How to Care for a Parakeet's Feet

His nails should retain a curve, even after trimming.

His nails should retain a curve, even after trimming.

Your parakeet's feet can tell you a lot about his health, so keep an eye on them. While a simple pedicure now and then keeps the feet themselves healthy, caring for his feet as much as you care for the rest of him gives you clues about his overall well-being.

Check his feet for scales. When your parakeet's feet look scaly, this can be the sign of parasitic mites or even a nutritional deficiency.

Monitor the length of his toenails. While typical animal toe trimming leaves the nails short and blunt, parakeets need a little length and curve so that they can climb and grip their perches. When his nails start to curve all the way around into the toes, it's time for a pedicure.

Trim the toenails just at the sharp tips. They should retain their "C" shape. This enables your bird to go on supporting himself with his feet.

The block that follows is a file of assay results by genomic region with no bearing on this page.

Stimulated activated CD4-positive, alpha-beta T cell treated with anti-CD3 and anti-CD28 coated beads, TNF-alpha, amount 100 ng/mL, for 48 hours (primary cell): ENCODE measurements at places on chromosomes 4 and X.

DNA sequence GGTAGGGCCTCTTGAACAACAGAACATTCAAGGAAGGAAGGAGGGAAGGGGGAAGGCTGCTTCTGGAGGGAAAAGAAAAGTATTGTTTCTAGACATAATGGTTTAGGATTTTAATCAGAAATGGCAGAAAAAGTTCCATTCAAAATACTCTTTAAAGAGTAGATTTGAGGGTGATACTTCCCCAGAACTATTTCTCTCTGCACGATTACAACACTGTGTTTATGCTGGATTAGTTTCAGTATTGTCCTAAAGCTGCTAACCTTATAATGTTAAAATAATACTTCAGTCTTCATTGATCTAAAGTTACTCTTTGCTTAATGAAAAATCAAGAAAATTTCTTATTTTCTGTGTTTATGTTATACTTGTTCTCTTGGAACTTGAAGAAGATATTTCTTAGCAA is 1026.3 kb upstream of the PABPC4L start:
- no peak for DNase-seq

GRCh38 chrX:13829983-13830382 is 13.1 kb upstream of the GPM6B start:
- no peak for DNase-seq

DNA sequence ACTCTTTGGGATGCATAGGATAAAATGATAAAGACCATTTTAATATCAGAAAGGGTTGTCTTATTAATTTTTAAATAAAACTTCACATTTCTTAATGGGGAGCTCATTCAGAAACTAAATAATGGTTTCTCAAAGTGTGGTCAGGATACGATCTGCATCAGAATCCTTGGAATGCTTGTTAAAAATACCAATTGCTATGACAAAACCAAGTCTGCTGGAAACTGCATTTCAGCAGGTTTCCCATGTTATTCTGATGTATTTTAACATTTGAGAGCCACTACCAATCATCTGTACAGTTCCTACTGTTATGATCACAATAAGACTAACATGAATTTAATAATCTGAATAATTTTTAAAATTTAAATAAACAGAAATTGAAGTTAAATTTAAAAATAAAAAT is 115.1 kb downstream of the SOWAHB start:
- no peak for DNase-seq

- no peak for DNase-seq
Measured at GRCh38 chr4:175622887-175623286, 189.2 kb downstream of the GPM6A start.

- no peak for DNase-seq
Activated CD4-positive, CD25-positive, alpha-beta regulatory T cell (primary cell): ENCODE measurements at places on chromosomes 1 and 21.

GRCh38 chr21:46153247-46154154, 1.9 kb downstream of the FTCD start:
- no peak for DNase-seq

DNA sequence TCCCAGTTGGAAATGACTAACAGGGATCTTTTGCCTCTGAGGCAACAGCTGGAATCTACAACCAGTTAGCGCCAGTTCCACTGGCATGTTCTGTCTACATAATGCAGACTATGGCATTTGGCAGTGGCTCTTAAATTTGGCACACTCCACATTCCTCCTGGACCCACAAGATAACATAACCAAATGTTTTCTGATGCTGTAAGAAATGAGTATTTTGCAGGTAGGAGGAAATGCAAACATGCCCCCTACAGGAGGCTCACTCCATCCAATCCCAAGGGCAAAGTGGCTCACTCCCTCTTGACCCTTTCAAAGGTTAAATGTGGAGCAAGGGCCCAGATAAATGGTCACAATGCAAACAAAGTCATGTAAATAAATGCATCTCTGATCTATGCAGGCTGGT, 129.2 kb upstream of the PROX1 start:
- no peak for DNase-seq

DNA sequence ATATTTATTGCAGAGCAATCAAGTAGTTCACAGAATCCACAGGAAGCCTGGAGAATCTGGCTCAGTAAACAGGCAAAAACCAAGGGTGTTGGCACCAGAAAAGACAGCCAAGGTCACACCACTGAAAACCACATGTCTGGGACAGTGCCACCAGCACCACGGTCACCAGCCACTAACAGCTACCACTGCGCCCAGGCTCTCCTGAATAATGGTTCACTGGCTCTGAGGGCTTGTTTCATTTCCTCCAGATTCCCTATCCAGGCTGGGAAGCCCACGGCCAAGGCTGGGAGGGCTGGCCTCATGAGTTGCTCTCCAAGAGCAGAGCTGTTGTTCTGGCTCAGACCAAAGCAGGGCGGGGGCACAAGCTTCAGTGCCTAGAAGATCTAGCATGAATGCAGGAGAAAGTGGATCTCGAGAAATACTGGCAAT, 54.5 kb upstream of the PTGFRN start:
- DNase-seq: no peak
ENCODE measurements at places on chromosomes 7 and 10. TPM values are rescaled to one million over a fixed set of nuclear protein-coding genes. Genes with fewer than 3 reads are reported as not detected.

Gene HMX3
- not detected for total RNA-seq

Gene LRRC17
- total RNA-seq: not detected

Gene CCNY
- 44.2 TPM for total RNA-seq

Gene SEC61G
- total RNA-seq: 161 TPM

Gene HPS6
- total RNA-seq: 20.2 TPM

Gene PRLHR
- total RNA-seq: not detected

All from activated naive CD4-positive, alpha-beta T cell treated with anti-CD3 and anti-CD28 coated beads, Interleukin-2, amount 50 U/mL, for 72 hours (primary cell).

If you accidentally trim the nail too close, it will snip the blood vessel inside (called the quick), hurting your parakeet and making him bleed. Have some flour or cornstarch on hand just in case. If you cause bleeding when trimming your bird's nails, moisten your finger and dip it in the flour or cornstarch, then pack the powder onto the bleeding area. This expedites clotting.

Items you will need

  • Washcloth
  • Nail trimmer designed for birds, cats or dogs
  • Flour
  • Water


  • Always use a trimmer specifically designed for bird nails, or, alternatively, dog or cat nails. These are specifically shaped to target the tip of the nail, making it harder to accidentally trim them too short.
  • If you have difficulty getting your bird to hold still while you care for his feet, gently drape a washcloth over his back and turn him over, holding him like a bird taco with his feet in the air. This prevents him from wriggling or flying away, as well as from taking a bite out of your fingers.

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About the Author

Tom Ryan is a freelance writer, editor and English tutor. He graduated from the University of Pittsburgh with a degree in English writing, and has also worked as an arts and entertainment reporter with "The Pitt News" and a public relations and advertising copywriter with the Carnegie Library of Pittsburgh.

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